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Whether it’s rain, snow, freezing rain, sleet, or even freezing drizzle, knowing what precipitation is occurring is extremely important to understand. This is especially vital during the winter where temperatures can often hover right around the freezing mark, and precipitation can change from snow to rain very easily. During the winter months in the Northeastern region of the United States, temperatures tend to fluctuate quite often between freezing and above freezing. This location specifically is a hot spot for mid-latitude cyclones to come across the country where the combination of both warm and cold frontal boundaries can pass over an area within a matter of hours. This creates many opportunities for a wide range of precipitation to fall and it’s important to a forecasting meteorologist to be as accurate as possible when looking at what to expect from an atmosphere that can be quick to change its course.
A great way to look at possible precipitation is by analyzing the layers of the atmosphere starting from the top and working down to the surface. This can be done by looking at a sounding that looks at a vertical profile of the atmosphere showing how the temperature is changing with height. Below is an example of common types of precipitation formed dependent upon certain conditions.
A typical rule to follow is that if you have air warmer than -10 degrees Celsius, there won’t be any ice initiation, or ice forming around a rain drop within the layer. If air is colder than -10 degrees Celsius, then there definitely can be ice initiation. The follow up questions would be, is there icing occurring in the upper layers? Is there a warm layer where snow could fall into and melt? A hydrometeor, or any product of atmospheric water vapor that falls as precipitation, typically stays as snow if the layer is below 1 degree Celsius and can melt into liquid water in a layer that’s above 3 degrees Celsius. Considering the wet bulb effect of a warm layer can also be helpful because it can tell you how much water vapor is present in the air based on the evaporation of water, and how that can decide the type of precipitation as well. For example, if the wet bulb temperature is below -10 degrees Celsius in a cold layer, and the surface is above around 1.5 degrees Celsius, then you could get sleet as precipitation.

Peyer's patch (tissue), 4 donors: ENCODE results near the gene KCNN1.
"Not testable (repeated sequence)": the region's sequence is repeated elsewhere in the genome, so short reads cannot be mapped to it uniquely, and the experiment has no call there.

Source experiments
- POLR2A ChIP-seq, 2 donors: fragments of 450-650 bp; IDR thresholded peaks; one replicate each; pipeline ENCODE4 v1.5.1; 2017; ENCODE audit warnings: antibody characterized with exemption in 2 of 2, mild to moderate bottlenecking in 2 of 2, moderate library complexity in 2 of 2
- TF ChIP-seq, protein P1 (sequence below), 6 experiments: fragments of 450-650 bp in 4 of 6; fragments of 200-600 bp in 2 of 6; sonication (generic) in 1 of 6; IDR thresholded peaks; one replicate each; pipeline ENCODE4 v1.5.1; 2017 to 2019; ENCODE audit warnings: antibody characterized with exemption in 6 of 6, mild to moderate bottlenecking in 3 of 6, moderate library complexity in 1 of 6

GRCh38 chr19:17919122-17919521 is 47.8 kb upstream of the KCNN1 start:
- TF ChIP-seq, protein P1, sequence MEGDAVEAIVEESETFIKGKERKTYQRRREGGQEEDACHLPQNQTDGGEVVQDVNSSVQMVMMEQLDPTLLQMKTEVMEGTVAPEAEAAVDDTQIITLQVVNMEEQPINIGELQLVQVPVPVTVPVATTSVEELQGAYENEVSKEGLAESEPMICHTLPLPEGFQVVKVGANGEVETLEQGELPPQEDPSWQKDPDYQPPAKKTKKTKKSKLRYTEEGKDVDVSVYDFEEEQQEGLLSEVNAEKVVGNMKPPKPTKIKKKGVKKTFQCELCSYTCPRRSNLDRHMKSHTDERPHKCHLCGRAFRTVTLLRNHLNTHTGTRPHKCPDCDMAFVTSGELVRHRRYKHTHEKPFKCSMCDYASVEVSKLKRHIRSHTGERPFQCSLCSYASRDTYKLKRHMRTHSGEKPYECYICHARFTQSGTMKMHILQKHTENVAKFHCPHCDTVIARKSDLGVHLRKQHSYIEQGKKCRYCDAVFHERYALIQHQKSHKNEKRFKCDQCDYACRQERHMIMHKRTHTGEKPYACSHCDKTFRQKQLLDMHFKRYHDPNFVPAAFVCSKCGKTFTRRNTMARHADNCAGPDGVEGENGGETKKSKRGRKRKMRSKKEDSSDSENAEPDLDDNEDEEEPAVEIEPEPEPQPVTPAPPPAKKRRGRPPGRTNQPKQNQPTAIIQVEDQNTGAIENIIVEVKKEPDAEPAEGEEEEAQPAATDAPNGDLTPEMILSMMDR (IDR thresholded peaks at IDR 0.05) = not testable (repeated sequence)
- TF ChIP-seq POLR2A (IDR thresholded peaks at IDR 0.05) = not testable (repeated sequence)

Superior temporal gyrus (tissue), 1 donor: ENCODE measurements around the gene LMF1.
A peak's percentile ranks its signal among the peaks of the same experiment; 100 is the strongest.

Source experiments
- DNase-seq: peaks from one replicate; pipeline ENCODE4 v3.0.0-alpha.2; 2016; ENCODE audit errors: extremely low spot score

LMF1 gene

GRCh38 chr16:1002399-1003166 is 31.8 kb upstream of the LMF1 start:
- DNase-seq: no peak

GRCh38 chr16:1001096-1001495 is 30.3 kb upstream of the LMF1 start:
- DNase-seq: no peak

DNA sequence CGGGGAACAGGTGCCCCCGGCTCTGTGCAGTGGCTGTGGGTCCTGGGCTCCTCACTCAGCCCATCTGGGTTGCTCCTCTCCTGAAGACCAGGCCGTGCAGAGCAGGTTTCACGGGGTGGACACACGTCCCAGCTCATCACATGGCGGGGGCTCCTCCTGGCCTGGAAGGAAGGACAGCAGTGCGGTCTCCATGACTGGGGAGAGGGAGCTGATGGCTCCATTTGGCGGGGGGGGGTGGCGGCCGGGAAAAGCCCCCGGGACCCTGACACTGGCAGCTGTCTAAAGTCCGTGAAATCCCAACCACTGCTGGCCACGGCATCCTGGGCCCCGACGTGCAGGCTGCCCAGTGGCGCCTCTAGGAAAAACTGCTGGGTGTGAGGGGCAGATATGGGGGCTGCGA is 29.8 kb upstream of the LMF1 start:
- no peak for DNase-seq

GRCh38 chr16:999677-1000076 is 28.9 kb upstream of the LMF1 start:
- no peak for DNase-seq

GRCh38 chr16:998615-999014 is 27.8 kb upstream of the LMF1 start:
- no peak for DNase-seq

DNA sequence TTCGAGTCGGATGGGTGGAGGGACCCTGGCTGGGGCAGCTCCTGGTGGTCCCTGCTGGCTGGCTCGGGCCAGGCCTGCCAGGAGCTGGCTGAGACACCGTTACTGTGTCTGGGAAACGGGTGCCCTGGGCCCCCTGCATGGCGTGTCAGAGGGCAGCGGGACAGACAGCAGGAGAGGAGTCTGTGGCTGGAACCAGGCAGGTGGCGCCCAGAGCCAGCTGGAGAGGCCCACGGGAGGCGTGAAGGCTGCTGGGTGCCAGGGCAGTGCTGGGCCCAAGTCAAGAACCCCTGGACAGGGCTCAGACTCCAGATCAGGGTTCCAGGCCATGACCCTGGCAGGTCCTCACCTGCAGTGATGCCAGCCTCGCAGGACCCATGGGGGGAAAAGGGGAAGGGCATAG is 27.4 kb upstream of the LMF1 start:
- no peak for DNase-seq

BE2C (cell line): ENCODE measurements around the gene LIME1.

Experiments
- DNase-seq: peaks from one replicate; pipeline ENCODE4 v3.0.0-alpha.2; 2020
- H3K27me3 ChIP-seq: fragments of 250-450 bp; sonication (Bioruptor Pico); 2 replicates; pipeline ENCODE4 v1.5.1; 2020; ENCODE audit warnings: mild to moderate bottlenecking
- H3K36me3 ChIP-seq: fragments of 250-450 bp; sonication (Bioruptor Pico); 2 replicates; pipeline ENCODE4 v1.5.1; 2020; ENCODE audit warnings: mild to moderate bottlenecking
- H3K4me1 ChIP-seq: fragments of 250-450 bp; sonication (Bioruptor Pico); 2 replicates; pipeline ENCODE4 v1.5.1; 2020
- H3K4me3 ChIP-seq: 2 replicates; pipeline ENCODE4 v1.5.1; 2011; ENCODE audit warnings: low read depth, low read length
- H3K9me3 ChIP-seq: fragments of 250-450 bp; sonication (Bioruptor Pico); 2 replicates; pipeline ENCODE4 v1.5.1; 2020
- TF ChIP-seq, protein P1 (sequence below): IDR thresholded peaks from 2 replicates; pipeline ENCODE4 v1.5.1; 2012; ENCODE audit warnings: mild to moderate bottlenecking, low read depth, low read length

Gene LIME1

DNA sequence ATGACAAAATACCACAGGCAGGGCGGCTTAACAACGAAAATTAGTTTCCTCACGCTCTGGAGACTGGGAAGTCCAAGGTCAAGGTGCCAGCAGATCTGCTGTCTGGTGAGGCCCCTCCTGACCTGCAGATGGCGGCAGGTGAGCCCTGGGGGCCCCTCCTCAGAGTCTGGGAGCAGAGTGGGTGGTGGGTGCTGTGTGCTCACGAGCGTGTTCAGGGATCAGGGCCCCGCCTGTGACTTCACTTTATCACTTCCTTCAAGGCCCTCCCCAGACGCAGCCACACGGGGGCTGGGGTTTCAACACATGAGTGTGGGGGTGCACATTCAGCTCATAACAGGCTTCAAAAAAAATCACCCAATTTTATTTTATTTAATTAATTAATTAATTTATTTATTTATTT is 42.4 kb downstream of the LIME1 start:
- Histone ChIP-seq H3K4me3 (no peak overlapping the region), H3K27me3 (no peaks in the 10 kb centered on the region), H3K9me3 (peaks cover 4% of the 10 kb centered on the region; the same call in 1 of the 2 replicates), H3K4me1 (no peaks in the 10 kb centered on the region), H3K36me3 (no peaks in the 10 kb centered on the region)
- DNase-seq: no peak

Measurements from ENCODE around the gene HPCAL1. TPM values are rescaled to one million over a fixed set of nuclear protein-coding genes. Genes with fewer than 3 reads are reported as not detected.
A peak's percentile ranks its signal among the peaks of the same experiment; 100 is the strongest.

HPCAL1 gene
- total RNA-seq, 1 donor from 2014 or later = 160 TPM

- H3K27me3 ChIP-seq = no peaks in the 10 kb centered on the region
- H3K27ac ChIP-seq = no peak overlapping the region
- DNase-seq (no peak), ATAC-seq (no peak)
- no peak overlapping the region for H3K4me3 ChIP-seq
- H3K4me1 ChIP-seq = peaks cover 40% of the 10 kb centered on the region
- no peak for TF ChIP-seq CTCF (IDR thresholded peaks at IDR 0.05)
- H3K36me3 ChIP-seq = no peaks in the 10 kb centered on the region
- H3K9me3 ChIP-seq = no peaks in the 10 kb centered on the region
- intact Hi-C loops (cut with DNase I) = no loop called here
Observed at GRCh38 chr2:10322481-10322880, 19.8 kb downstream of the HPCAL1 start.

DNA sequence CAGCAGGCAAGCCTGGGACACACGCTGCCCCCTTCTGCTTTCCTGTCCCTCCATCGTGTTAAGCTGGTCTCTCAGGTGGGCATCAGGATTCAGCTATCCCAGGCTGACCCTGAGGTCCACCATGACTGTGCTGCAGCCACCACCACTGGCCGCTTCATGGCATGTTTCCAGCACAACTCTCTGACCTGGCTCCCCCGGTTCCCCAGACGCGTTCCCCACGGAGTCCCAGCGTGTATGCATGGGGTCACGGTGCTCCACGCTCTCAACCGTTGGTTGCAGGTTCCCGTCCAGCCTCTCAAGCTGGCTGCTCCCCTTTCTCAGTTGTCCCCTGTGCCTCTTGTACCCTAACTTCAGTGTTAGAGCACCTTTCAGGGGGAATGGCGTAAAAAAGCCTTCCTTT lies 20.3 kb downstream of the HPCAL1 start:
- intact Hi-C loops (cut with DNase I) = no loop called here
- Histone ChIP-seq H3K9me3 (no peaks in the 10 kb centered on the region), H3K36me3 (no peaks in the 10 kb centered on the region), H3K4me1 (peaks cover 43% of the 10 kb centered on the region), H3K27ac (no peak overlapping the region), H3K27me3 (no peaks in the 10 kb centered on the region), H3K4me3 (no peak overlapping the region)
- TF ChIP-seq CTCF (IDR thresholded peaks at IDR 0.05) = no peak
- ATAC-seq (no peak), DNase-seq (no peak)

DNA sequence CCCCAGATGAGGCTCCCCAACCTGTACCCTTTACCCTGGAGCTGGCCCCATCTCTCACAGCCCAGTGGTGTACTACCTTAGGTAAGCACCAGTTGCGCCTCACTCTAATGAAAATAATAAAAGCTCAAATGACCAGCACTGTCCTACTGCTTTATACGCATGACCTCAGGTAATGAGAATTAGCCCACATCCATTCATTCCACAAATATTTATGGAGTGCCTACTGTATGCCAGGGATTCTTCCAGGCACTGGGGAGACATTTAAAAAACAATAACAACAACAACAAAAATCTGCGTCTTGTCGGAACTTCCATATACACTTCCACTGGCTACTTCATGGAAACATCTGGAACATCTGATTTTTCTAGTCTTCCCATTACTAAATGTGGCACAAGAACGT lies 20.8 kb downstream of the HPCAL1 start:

In the event of a Nor’easter, precipitation can vary greatly depending on the time of year it occurs. Even the sea salt in the oceans can have an effect on the type of precipitation and act to enhance ice nuclei to activate the snowflake process.
Something to note is that these tips are NOT an entirety of depicting the characteristics of the atmosphere, as precipitation type forecasting is not an exact science. The analysis of multiple variables and layers of the atmosphere is required, proving to be a significant challenge in forecasting. The different techniques to approach this add to the complexity of this method as well.
It’s also important to know what is currently happening outside regardless of the forecasting situation. Using the current conditions to predict minute-by-minute events is utilized in situations where the atmosphere is changing rapidly than models and forecasters can grasp.
It is too often it seems that the difficulty of forecasting the precipitation type has been a cause of major accidents and hazardous situations that catch the public off guard. Having such variable temperatures in mid-latitude cyclones can lead to the melting and freezing of water on roadways that can cause ice jams in rivers as well as flash freezing on highways. Freezing drizzle, for example, may seem like a minor event, but even a trace of it with below freezing temperatures at the surface can become a very dangerous event.
Often, meteorologists can be too focused on the “big events” and neglect to recognize how much of an impact the change in temperature by a couple of degrees can affect people that need to walk and drive to get to where they need to go. People walk down their driveway, slip and get very injured due to black ice, and cars and buses go off the roads, which is why it’s so vital to be aware of these events. It can be a very tough decision for forecasters as well as administrators when trying to keep children safe on their way to school. Meteorologists and forecasters understand the weight of their decisions and believe in focusing on the small details that can make or break a forecast. Therefore, understanding the precipitation type is a valuable skill to have during any weather event, and helps us understand the atmosphere even more as it unfolds in front of us.
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© 2019 Weather Forecaster Christine Gregory